Validation of ShuntCheck-Micro-Pumper, a non-invasive diagnostic procedure for de
Small Business Information
NEURODX DEVELOPMENT, LLC
3333 Street Road, SUITE 210, Bensalem, PA, -
AbstractDESCRIPTION (provided by applicant): This Phase 2 SBIR will provide and clinically validate the first portable, non-invasive diagnostic test for differentiating intermittently flowing patent shunts from occluded or partially occluded shunts - ShuntCheck- Micro-Pumper. This device will result in improved clinical management of hydrocephalus by providing a rapid and non-invasive method for detecting CSF shunt obstruction in symptomatic patients, and, potentially for identifying oncoming occlusion before symptoms emerge. Hydrocephalus, a common condition in which CSF accumulates in the brain ventricles, is corrected by placing a VP shunt that drains excess CSF to the abdomen. Shunts frequently malfunction, usually by obstruction, but the symptoms of shunt failure are unspecific - headache, nausea. Diagnosis of shunt malfunction is expensive and presents risks (exposure to radiation from CT Scans, risk of infection from radionuclide testing) and no tools exist for predicting shunt malfunction. There are currently no non-invasive, non-radiologic technologies for assessing shunt function and malfunction. NeuroDx has developed a non-invasive device called ShuntCheck which uses thermal dilution to detect CSF flow in subcutaneous shunts. While clinical studies of ShuntCheck demonstrated the accuracy of flow/no-flow measurements, they showed that no-flow does not indicate an occluded shunt (since shunt flow can be intermittent) and flow does not indicate a patent shunt (since a partially occluded shunt can causeelevated ICP while allowing CSF flow). To address this problem, NeuroDx developed the Micro-Pumper, a small, handheld device which generates a temporary increase in CSF flow through patent but not occluded shunts. This micro-pumped flow can be detected by ShuntCheck as an indication of shunt flow capacity. In our Phase 1 studies, we developed operating parameters and a laboratory prototype Micro-Pumper that reliably generates increased CSF flow in a wide variety of patent, but not partially-obstructed, shunt valves. Repeated micro-pumping did not result in any adverse effects on shunt valve function. A pilot clinical study of the ShuntCheck-Micro-Pumper, currently underway at Children's Hospital Boston, indicates that the procedure is acceptable to pediatric patients and generates detectable flows in patent shunts. In Phase 2, we plan to develop a production ready version of the Micro-Pumper, optimize the ShuntCheck design for use with the Micro-Pumper and validate the accuracy of the combined procedure inhuman clinical studies. Pediatric shunt malfunction and management testing constitute approximately 310,000 shunt flow tests annually in the United States alone. NeuroDx's business model for this product involves the generation of revenue primarily from the ongoing sale of single-use, disposable sensors for these tests. The need for new diagnostic tools for managing hydrocephalus patients is highlighted by the NIH announcement Advanced Tools and Technologies for Cerebrospinal Fluid Shunts (PA-09-206), towhich this proposal is responding. Our proposal directly responds to the request for Diagnostic tools for use in a hospital or outpatient setting that work in real-time to quantitatively determine shunt function. PUBLIC HEALTH RELEVANCE: This proposal addresses the need for diagnostic tools for use in a hospital or outpatient setting that work in real-time to quantitatively determine shunt function by providing the first portable, non-invasive diagnostic procedure for differentiating intermittently flowing patent shunts from occluded or partially occluded shunts. Obstruction of CSF shunts, a common complication in hydrocephalus, is currently diagnosed by radiation imaging techniques, such as CT Scan, or by invasive procedures, such as shunt tapping. This new tool will help neurosurgeons differentiate between intermittently flowing and obstructed shunts and potentially for identifying oncoming occlusion before symptoms emerge.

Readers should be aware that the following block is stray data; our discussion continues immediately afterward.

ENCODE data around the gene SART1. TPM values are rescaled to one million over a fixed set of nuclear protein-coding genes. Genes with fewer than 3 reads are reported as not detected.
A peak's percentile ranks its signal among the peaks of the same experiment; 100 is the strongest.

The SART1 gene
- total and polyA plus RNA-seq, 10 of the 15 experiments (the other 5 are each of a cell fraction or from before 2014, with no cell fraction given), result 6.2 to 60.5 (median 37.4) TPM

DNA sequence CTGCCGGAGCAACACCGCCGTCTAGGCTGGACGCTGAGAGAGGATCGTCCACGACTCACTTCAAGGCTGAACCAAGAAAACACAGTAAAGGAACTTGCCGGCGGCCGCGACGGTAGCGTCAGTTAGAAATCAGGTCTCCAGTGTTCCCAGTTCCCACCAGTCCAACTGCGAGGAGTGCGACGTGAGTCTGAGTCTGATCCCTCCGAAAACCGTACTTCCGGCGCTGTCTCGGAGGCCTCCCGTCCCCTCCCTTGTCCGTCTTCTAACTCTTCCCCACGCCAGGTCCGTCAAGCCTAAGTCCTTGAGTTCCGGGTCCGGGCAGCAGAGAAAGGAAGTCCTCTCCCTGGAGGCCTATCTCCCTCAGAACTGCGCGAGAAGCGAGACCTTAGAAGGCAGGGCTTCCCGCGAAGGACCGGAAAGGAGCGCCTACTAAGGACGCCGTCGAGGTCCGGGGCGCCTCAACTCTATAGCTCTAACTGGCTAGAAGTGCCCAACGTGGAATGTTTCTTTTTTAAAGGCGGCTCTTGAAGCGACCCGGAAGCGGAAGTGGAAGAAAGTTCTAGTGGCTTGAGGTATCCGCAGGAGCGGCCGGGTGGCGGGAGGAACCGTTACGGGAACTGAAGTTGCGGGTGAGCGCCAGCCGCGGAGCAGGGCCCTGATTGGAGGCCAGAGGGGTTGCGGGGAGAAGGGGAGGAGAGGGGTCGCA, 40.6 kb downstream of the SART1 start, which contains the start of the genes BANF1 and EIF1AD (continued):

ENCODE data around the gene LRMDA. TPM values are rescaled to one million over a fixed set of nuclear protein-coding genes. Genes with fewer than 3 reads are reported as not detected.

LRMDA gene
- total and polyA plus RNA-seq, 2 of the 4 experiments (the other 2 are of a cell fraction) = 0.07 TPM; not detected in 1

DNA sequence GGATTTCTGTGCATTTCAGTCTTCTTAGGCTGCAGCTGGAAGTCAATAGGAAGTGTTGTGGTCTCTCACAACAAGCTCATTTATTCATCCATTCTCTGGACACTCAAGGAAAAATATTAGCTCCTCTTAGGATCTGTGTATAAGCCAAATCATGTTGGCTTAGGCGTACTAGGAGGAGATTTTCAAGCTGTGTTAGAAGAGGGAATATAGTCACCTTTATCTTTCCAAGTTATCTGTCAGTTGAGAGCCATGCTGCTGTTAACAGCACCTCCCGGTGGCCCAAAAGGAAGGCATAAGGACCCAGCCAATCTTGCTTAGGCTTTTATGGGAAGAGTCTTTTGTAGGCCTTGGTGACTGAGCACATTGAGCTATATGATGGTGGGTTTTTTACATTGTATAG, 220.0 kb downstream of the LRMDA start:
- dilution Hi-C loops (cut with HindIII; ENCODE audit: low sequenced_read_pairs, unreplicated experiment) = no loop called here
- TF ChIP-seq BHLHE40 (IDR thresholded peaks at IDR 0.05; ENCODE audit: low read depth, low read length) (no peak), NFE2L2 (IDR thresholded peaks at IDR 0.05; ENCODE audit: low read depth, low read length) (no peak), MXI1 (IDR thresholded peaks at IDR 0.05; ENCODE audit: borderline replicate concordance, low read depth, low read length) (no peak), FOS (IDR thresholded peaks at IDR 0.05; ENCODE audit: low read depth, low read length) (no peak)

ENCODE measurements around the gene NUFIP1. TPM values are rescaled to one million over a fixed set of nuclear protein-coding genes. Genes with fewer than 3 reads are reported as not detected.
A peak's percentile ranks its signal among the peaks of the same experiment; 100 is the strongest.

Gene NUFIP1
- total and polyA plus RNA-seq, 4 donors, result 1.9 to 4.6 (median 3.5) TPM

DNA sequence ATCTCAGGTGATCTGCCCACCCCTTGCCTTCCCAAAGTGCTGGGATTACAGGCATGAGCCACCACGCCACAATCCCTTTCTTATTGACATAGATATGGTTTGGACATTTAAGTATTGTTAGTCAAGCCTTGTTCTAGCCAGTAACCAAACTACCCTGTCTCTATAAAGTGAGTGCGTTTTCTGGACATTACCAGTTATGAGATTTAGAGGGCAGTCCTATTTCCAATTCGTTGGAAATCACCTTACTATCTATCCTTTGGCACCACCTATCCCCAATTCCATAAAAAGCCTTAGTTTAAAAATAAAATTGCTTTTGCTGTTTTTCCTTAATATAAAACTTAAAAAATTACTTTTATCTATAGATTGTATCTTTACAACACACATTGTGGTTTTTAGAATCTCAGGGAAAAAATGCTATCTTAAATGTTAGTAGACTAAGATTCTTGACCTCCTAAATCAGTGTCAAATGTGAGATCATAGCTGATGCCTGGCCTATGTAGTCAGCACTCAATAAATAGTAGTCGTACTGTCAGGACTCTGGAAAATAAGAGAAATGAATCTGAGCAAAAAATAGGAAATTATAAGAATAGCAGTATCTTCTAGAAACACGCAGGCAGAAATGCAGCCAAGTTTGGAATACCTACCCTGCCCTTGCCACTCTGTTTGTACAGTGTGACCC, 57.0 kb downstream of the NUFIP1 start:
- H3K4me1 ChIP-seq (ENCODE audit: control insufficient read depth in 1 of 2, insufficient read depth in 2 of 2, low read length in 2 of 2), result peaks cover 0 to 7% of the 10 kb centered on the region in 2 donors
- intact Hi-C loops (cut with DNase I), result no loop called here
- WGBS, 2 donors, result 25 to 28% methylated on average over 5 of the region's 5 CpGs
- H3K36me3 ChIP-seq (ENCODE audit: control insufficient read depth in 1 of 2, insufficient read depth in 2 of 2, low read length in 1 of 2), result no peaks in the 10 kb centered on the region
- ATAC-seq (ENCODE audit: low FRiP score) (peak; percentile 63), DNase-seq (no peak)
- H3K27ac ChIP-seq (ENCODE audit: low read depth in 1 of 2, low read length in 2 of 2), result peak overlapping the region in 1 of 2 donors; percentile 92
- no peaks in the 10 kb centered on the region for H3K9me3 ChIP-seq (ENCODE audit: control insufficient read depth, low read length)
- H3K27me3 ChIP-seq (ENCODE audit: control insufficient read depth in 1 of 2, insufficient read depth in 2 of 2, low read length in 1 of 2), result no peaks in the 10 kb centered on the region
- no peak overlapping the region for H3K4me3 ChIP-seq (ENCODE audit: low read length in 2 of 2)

* information listed above is at the time of submission.